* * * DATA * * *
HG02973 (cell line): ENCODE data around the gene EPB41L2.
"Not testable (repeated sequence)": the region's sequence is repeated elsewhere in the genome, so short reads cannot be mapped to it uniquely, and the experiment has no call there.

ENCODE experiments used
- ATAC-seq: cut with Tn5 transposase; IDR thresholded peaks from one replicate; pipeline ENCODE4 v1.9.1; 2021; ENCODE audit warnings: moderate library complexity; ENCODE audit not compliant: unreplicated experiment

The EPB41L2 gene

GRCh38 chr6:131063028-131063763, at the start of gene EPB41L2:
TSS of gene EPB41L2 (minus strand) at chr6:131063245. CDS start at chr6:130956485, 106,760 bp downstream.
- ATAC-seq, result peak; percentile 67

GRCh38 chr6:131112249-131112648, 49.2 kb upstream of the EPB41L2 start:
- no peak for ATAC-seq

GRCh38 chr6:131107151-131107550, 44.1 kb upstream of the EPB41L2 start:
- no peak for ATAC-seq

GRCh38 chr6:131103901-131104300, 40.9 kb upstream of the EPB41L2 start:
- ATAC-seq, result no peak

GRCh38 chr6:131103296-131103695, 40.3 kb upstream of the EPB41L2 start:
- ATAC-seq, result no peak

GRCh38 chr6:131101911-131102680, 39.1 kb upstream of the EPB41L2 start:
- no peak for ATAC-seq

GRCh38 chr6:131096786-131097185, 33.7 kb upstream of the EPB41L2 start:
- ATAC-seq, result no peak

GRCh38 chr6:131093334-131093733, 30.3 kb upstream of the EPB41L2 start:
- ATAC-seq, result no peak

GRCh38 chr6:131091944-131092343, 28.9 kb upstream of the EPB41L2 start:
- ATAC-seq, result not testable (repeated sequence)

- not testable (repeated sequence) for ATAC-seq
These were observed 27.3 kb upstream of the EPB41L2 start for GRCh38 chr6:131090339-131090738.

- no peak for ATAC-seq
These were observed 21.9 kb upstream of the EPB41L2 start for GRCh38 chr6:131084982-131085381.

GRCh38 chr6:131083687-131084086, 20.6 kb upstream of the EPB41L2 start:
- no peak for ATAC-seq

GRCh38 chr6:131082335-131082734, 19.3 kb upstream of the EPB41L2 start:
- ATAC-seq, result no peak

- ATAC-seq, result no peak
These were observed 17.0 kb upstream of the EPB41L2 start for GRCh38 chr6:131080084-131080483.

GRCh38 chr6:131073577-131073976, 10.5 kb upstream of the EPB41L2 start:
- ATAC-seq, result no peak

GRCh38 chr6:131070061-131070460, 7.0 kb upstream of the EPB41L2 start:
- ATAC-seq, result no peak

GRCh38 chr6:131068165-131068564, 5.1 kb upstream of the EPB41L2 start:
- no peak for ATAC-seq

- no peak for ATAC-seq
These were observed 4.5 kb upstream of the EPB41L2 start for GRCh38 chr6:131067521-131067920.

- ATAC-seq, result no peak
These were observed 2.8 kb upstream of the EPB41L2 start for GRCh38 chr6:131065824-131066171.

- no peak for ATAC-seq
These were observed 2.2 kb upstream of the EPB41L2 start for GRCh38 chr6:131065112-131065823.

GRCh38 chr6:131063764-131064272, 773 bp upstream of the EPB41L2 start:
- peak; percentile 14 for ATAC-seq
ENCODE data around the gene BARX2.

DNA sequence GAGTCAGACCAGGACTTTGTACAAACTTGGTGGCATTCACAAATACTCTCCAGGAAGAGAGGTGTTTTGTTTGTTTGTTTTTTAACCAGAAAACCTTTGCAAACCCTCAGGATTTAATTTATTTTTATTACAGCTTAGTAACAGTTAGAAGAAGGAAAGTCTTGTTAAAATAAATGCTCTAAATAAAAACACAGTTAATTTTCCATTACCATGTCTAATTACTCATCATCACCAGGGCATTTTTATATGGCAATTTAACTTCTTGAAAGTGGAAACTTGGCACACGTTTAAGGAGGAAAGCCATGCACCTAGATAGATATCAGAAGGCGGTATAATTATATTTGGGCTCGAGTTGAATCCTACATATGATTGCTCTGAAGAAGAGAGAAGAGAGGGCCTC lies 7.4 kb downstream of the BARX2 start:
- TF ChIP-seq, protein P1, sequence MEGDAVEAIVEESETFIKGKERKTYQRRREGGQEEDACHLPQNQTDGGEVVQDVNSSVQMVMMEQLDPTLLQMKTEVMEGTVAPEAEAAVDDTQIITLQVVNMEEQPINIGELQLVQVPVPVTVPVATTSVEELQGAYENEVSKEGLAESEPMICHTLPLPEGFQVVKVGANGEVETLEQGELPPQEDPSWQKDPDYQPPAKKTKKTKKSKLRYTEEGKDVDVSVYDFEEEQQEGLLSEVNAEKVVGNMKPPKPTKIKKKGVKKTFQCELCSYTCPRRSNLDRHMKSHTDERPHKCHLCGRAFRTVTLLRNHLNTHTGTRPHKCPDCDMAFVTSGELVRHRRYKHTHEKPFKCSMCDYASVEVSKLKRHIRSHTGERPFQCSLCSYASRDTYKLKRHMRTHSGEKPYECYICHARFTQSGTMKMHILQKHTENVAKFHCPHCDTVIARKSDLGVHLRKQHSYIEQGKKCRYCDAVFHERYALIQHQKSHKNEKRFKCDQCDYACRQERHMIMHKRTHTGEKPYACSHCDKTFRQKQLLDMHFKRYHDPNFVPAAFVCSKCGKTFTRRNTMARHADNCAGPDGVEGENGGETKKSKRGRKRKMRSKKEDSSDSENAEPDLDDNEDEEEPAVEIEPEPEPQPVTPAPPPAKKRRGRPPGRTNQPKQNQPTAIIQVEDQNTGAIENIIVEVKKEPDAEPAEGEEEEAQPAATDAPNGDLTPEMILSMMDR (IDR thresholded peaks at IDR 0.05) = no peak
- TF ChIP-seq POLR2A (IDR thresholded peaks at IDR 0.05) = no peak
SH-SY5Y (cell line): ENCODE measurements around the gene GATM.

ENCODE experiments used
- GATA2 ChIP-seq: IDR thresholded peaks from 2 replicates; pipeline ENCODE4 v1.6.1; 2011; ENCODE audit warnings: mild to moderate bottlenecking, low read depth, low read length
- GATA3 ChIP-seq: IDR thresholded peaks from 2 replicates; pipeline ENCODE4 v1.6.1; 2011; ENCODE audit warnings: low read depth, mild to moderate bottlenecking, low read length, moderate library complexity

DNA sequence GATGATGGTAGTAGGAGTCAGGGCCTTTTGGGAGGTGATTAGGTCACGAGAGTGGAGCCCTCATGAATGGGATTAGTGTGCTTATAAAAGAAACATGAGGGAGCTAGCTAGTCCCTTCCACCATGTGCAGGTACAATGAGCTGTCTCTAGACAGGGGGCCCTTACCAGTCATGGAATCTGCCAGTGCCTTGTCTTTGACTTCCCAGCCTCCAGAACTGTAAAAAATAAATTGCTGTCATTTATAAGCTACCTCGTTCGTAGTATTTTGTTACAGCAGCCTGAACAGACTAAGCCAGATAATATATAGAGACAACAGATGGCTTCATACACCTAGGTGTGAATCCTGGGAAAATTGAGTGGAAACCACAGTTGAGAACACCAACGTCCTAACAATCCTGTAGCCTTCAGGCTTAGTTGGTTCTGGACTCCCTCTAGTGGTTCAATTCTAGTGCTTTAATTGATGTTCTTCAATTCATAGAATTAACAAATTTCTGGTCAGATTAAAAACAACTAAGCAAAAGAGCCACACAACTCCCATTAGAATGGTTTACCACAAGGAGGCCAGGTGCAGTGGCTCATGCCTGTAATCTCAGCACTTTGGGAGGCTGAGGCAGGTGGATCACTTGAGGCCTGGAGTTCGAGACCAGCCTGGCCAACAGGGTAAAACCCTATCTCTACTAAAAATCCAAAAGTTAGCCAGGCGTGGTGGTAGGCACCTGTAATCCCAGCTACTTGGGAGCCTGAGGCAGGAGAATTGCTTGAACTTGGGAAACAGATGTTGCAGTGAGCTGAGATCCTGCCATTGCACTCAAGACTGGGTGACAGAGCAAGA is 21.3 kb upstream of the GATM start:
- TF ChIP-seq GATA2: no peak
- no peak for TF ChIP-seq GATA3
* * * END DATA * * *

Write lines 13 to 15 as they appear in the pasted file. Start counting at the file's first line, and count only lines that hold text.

GRCh38 chr6:131103901-131104300, 40.9 kb upstream of the EPB41L2 start:
- ATAC-seq, result no peak

GRCh38 chr6:131103296-131103695, 40.3 kb upstream of the EPB41L2 start: